In the Baltic Sea, fish is caught both from the open sea as from coastal waters. The most significant fish species caught from the open sea are Baltic herring and sprat. In the coastal areas pikeperch, perch and whitefish represent a major part of the total fish catch. The most fished species differ between countries and fishing areas, but sprat and Baltic herring are commonly fished in Latvia, Estonia and Finland. The most caught species in Latvia and Estonia is the European sprat, which represents over half of the total fish catch. The second most fished species is Baltic herring, follow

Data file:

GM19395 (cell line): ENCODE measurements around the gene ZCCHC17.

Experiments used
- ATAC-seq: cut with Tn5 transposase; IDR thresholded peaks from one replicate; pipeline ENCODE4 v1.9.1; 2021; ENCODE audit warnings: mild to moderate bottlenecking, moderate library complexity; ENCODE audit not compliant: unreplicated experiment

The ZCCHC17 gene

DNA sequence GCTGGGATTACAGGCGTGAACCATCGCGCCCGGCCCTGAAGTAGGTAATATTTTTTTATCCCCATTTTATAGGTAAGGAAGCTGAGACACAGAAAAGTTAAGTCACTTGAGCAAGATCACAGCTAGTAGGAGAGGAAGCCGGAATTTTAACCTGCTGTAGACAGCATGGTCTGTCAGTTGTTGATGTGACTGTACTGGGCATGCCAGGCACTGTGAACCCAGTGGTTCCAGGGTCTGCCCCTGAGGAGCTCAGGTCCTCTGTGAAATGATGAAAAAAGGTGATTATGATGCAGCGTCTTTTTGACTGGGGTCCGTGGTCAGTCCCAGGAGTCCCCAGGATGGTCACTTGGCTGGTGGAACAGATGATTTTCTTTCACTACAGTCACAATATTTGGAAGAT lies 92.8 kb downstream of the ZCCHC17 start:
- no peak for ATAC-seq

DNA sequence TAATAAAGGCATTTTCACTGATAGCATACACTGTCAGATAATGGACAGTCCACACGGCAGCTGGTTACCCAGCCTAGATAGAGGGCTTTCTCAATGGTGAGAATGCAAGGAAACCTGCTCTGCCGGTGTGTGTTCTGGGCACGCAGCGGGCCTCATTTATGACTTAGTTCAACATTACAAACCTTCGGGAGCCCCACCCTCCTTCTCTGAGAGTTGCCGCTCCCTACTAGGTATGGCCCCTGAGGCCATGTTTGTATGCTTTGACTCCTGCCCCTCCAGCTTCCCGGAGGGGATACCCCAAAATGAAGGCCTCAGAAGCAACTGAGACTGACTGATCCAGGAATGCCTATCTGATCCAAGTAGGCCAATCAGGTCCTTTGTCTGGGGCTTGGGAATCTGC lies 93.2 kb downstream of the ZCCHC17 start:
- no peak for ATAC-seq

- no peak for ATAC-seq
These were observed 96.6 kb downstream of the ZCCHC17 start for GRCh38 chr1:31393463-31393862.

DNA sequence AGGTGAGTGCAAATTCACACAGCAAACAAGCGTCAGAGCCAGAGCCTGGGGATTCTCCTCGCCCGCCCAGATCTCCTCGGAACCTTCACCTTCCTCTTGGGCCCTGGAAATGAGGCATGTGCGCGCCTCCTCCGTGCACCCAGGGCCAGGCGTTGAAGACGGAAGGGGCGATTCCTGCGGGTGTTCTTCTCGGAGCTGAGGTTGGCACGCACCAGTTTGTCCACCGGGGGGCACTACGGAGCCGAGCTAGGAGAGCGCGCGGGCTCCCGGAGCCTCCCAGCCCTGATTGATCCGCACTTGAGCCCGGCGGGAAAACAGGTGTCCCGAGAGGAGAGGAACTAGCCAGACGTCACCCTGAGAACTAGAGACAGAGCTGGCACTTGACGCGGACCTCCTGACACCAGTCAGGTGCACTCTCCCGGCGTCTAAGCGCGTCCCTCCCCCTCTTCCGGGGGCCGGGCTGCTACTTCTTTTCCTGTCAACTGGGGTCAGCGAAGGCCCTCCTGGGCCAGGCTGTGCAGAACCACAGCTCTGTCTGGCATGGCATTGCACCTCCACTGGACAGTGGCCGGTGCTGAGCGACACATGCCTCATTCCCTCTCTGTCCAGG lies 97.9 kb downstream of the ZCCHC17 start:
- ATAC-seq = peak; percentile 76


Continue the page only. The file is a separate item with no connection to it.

|Keywords:||Baltic Sea, food quality, food origin, population structure, food production, food consumption, organic farming, environmental impacts|
|Subjects:|| Food systems > Food security, food quality and human health|
|Research affiliation:||Finland > Luke Natural Resources Institute|
|Deposited By:||Koistinen, Riitta|
|Deposited On:||10 Jan 2012 13:31|
|Last Modified:||10 Jan 2012 13:31|